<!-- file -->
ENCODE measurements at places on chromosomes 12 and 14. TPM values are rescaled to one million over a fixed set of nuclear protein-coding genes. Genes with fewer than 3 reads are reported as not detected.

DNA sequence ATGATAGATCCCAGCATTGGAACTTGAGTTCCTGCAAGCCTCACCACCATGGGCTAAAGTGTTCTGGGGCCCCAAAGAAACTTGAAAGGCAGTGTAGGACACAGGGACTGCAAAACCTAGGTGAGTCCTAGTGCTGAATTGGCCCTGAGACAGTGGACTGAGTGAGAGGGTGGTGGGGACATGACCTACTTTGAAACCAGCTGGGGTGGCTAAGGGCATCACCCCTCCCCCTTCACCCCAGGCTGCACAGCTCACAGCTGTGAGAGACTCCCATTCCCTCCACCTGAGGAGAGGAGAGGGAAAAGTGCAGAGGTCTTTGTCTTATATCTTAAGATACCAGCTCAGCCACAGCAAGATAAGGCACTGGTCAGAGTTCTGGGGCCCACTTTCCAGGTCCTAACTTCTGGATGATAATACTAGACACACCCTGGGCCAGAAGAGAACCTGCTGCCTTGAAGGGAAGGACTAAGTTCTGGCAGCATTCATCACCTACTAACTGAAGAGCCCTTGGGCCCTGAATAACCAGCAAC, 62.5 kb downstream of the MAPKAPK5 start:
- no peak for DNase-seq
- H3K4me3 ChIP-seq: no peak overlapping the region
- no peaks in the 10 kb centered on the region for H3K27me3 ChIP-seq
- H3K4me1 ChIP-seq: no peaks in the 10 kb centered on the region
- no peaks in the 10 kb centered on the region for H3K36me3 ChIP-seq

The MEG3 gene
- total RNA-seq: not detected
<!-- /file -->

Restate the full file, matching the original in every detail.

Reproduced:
ENCODE measurements at places on chromosomes 12 and 14. TPM values are rescaled to one million over a fixed set of nuclear protein-coding genes. Genes with fewer than 3 reads are reported as not detected.

DNA sequence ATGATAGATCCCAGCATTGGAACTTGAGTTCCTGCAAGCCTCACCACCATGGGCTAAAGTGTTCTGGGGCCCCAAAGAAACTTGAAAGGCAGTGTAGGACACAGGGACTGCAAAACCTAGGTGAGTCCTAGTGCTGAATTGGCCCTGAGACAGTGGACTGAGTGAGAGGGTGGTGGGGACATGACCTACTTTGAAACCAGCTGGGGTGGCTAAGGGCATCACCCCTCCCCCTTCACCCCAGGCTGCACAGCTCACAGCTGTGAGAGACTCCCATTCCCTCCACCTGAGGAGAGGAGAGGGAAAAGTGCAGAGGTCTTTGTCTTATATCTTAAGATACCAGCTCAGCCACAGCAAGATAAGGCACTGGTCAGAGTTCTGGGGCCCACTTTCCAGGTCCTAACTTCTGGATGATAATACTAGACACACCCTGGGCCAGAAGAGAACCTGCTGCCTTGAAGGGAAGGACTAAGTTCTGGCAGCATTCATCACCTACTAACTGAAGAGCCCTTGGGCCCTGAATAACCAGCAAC, 62.5 kb downstream of the MAPKAPK5 start:
- no peak for DNase-seq
- H3K4me3 ChIP-seq: no peak overlapping the region
- no peaks in the 10 kb centered on the region for H3K27me3 ChIP-seq
- H3K4me1 ChIP-seq: no peaks in the 10 kb centered on the region
- no peaks in the 10 kb centered on the region for H3K36me3 ChIP-seq

The MEG3 gene
- total RNA-seq: not detected